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UK: 'I was not given a realistic chance,' says former UK PM Liz Truss on early exit

Truss takes a dig at PM Sunak as he completes 100 days in office

Liz Truss UK former PM Liz Truss

Britain's former Prime Minister Liz Truss, who was in office only for 45 days, said that she was not given a realistic chance to implement her economic policy.

The mini-budget which Liz Truss and then Chancellor Kwasi Kwarteng proposed contained £45 billion worth of tax cuts, crashed the markets and led the pound to hit an all-time low against the dollar.

Truss, whose mini-budget in September last year was widely blamed for setting the UK on a spiralling economic downturn, claims she was never given a "realistic chance" to implement her tax-cutting vision for growth.

In a lengthy essay in 'The Sunday Telegraph', the former party leader admitted she was not "blameless" but argued that her mandate as the Conservative Party leader was not respected and that her premiership was the casualty of the "left-wing economic establishment."

"I wanted to become prime minister to change things, not to manage decline or to preside over our country sliding into stagnation," she writes. Liz argued that the government was made a “scapegoat” for developments that had been brewing for some time.

"In the medium term, I believed my policies would have increased growth and therefore reduced debt. Five-year forecasts are treated as accurate predictions and therefore filling the gap' becomes the imperative of government policy. As a result, the government is forced to make economically detrimental decisions, such as raising corporation tax, based on uncertain forecasts that may not come to fruition,” she said, indirectly referencing the Sunak-led government's policies.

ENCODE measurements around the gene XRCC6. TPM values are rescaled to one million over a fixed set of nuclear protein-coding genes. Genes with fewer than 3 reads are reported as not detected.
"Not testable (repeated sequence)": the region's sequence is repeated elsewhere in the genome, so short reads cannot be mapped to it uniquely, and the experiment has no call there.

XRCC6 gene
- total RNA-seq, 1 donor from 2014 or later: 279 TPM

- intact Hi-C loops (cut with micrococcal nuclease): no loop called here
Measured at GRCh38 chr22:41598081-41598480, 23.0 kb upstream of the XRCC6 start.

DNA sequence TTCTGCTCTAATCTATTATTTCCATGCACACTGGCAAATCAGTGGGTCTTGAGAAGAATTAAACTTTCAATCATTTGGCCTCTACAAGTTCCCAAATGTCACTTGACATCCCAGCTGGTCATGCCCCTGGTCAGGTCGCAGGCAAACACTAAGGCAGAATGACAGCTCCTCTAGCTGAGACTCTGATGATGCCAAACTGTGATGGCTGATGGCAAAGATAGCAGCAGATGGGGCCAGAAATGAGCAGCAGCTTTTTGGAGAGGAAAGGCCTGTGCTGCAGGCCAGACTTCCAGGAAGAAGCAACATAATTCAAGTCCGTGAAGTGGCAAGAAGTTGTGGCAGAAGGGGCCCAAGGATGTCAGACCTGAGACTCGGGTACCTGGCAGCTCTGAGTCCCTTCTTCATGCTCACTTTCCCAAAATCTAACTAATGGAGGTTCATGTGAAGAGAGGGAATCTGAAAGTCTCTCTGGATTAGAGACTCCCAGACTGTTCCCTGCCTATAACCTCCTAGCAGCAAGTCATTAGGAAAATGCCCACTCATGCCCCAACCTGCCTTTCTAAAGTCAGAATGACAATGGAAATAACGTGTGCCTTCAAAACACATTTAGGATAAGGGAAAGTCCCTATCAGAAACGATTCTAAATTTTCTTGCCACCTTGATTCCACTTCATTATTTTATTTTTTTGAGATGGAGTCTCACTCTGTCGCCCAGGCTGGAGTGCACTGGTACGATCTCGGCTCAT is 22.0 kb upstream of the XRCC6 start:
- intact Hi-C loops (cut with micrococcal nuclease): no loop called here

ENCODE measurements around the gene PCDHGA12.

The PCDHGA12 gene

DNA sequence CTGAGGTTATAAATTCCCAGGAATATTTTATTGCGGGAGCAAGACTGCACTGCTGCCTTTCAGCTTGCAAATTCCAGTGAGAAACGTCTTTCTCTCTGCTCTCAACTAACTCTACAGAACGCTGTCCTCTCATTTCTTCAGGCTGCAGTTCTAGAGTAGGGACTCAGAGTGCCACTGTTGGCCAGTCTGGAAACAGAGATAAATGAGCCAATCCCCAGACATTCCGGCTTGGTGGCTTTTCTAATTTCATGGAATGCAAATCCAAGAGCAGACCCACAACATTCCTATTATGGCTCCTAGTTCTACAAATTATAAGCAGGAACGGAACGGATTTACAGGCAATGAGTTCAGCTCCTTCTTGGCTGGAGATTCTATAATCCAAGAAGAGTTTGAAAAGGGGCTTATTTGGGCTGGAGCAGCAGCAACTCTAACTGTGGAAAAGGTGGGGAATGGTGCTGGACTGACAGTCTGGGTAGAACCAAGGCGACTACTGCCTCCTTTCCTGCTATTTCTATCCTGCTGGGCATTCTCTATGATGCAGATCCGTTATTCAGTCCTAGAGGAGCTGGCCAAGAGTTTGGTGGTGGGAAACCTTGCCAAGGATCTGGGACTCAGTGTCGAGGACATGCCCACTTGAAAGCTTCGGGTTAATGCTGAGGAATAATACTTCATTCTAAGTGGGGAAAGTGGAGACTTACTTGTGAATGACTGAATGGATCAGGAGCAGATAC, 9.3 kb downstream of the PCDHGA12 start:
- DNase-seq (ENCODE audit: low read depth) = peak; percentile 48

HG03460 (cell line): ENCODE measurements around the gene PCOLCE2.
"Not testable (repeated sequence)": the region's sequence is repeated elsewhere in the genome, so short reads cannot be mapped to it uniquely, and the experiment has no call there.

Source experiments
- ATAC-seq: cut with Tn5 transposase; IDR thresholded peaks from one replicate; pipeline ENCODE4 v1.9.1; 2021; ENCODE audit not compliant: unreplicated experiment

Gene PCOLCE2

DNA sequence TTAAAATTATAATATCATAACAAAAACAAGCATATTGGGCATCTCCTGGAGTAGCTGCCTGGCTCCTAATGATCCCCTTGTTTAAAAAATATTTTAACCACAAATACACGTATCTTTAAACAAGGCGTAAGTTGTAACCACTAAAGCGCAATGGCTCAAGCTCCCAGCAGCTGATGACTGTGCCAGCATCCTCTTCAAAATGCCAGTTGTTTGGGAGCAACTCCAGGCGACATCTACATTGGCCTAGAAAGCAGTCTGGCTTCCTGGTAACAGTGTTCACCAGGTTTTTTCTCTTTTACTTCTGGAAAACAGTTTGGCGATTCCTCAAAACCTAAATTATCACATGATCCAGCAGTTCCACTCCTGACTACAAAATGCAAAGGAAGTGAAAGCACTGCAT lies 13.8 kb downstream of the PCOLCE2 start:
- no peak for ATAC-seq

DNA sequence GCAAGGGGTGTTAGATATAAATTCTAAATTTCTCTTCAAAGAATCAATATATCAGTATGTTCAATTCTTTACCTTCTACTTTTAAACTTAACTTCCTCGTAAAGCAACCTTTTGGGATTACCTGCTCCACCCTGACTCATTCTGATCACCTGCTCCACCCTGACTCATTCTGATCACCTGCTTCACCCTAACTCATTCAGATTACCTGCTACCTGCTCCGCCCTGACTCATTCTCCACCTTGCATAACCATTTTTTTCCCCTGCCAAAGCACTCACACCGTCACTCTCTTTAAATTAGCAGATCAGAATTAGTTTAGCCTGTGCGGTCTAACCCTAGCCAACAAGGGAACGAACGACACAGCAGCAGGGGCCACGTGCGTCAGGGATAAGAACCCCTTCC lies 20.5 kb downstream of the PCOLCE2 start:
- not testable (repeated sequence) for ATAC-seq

The timing of Truss' essay, just as Sunak marked his first 100 days as British Prime Minister this week, is widely being seen as the now backbench MP's attempt at keeping her dream of returning to the front benches alive ahead of a general election expected next year.

She reflected on the 'deeply disturbing' moment she had to sack her chancellor, Kwasi Kwarteng, despite his brave economic package, widely known as the disastrous mini-budget, which ultimately precipitated her exit from Downing Street after her own party MPs turned on her.

She writes: "I am not claiming to be blameless in what happened, but fundamentally, I was not given a realistic chance to enact my policies by a very powerful economic establishment, coupled with a lack of political support.”

"I assumed upon entering Downing Street that my mandate would be respected and accepted. How wrong I was. While I anticipated resistance to my programme from the system, I underestimated the extent of it."

The 47-year-old former Tory leader, who had defeated Sunak in the leadership election in early September, announced her resignation within weeks. The party MPs then overwhelmingly backed the British Indian leader to take over after a speeded-up leadership race with Penny Mordaunt, now a member of the Sunak Cabinet.

Sunak's Business Secretary, Grant Shapps, came out in defence of the government on Sunday in response to the essay. The minister said that while Truss had the right priorities, she failed because she did not try to deal with the "big structural issues" first and bring soaring inflation under control as a priority, a pledge Sunak made on taking charge a day after Diwali on October 25, last year.

"I noted that she said that they hadn't prepared the ground for these big tax changes,” he told Sky News.

"And I think the truth is, and we know this, what you have got to do first is deal with the big sort of structural issues. Deal with inflation first, deal with the debt so you are on a downward trajectory. And then you look towards tax cuts."

(With PTI inputs.)

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